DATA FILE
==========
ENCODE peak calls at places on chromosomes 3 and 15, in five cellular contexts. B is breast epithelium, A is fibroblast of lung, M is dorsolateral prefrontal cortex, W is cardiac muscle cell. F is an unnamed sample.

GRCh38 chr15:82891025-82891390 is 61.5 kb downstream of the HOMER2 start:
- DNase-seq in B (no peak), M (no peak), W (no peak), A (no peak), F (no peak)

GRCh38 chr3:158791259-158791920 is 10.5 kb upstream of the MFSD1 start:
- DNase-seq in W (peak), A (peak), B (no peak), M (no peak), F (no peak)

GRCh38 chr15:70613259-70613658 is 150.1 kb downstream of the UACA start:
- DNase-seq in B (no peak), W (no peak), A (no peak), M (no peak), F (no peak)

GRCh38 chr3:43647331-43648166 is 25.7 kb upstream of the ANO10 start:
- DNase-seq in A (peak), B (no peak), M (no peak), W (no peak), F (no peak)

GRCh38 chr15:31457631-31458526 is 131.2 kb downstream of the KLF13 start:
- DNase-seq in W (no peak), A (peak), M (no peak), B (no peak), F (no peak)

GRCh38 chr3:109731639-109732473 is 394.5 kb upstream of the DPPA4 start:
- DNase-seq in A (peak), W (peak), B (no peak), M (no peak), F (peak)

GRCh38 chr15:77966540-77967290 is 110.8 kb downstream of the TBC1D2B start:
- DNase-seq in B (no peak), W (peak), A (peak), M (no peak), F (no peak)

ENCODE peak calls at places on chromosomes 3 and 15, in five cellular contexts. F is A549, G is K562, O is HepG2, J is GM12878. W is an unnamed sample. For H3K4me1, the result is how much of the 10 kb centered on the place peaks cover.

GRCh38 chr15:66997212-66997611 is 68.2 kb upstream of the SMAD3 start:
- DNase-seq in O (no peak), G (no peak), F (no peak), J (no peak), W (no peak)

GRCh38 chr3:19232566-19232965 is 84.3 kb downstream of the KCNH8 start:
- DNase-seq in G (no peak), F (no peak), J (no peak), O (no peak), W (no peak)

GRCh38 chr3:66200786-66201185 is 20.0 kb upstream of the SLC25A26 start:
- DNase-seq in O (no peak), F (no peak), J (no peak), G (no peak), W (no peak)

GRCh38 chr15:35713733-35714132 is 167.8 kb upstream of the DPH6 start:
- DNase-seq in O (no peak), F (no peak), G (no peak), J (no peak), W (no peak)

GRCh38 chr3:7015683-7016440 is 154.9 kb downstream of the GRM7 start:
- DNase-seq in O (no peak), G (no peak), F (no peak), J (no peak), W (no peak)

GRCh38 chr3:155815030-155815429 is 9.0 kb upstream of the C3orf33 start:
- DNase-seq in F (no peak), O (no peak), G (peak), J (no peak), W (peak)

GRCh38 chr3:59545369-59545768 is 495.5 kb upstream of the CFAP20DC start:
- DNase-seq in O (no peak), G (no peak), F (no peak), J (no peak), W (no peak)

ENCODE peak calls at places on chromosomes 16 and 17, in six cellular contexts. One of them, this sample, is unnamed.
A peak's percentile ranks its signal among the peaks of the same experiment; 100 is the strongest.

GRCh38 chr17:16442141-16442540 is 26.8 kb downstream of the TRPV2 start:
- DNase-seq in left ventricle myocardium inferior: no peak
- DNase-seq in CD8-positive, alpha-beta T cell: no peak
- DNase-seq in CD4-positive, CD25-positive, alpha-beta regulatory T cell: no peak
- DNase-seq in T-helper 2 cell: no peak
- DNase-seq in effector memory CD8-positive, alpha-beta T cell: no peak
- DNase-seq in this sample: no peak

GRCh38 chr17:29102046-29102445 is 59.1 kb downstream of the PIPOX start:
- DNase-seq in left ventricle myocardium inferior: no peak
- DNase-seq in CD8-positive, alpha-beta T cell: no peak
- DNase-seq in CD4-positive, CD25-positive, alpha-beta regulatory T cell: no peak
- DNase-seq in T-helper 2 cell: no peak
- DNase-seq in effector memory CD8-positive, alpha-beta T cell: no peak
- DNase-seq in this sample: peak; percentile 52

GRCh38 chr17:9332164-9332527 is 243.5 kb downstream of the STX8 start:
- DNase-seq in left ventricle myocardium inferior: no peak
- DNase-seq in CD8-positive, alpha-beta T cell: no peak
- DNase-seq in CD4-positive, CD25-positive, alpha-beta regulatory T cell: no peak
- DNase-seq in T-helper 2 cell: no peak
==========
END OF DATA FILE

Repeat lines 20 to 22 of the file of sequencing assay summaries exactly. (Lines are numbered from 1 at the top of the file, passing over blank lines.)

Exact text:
- DNase-seq in G (no peak), F (no peak), J (no peak), O (no peak), W (no peak)

GRCh38 chr3:66200786-66201185 is 20.0 kb upstream of the SLC25A26 start:
- DNase-seq in O (no peak), F (no peak), J (no peak), G (no peak), W (no peak)